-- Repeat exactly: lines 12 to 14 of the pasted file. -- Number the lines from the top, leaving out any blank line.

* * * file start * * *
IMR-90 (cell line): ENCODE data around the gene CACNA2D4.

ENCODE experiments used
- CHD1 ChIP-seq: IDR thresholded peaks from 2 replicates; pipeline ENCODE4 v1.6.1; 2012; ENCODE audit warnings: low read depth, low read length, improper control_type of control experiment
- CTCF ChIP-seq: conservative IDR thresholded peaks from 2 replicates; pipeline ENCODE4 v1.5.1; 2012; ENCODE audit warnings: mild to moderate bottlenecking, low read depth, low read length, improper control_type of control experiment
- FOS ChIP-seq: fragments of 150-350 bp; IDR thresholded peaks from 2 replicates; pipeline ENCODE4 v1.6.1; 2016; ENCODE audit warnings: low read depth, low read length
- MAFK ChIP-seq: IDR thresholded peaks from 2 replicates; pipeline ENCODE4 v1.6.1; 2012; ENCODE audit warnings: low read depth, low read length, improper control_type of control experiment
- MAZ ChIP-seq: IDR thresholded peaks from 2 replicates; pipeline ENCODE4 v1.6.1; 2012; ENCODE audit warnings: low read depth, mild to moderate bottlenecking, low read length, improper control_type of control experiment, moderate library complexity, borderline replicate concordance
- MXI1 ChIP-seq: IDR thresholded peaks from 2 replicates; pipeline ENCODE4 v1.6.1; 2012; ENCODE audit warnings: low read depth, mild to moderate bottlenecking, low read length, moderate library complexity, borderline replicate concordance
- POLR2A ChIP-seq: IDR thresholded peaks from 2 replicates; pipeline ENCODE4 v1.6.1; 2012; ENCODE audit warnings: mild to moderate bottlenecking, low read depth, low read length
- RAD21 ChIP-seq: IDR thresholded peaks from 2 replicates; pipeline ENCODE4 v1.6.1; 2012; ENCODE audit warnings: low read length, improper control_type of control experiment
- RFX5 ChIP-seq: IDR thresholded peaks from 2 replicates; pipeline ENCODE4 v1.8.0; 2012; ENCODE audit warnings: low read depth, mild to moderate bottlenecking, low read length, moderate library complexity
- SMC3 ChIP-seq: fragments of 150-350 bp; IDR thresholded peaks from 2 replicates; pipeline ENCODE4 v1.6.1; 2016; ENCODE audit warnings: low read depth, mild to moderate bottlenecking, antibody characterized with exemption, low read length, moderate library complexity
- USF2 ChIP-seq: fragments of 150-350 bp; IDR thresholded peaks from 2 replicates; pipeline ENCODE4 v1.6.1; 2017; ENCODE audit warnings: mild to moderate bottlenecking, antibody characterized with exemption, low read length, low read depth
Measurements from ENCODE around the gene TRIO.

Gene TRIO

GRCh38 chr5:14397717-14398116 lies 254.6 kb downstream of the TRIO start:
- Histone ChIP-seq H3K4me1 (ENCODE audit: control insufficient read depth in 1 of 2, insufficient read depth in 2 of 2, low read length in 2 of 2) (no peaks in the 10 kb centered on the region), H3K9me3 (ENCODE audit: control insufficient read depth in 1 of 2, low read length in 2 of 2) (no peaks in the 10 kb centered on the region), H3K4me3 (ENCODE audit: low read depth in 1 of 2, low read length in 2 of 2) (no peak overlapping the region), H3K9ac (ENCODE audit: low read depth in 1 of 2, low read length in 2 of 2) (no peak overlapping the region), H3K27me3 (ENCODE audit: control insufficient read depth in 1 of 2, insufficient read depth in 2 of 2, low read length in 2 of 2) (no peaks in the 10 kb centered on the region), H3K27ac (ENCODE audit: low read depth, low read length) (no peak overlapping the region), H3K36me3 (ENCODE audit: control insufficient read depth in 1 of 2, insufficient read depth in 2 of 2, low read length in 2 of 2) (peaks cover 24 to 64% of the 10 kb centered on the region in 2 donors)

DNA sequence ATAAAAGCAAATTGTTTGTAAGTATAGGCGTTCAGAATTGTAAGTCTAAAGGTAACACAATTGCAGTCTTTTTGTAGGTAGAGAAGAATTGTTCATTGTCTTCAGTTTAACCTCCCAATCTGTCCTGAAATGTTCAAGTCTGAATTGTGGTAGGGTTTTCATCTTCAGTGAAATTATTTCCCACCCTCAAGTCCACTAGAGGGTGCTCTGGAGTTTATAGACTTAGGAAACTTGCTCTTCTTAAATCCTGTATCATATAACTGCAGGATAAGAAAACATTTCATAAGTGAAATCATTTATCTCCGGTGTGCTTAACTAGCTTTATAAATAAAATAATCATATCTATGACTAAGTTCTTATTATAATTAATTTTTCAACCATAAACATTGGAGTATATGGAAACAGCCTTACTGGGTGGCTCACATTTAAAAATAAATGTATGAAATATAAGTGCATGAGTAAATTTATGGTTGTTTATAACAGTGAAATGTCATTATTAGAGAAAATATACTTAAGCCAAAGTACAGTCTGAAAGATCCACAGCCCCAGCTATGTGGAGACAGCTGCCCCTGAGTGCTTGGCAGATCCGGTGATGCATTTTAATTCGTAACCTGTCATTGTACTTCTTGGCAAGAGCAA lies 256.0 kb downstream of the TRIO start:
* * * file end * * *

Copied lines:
- SMC3 ChIP-seq: fragments of 150-350 bp; IDR thresholded peaks from 2 replicates; pipeline ENCODE4 v1.6.1; 2016; ENCODE audit warnings: low read depth, mild to moderate bottlenecking, antibody characterized with exemption, low read length, moderate library complexity
- USF2 ChIP-seq: fragments of 150-350 bp; IDR thresholded peaks from 2 replicates; pipeline ENCODE4 v1.6.1; 2017; ENCODE audit warnings: mild to moderate bottlenecking, antibody characterized with exemption, low read length, low read depth
Measurements from ENCODE around the gene TRIO.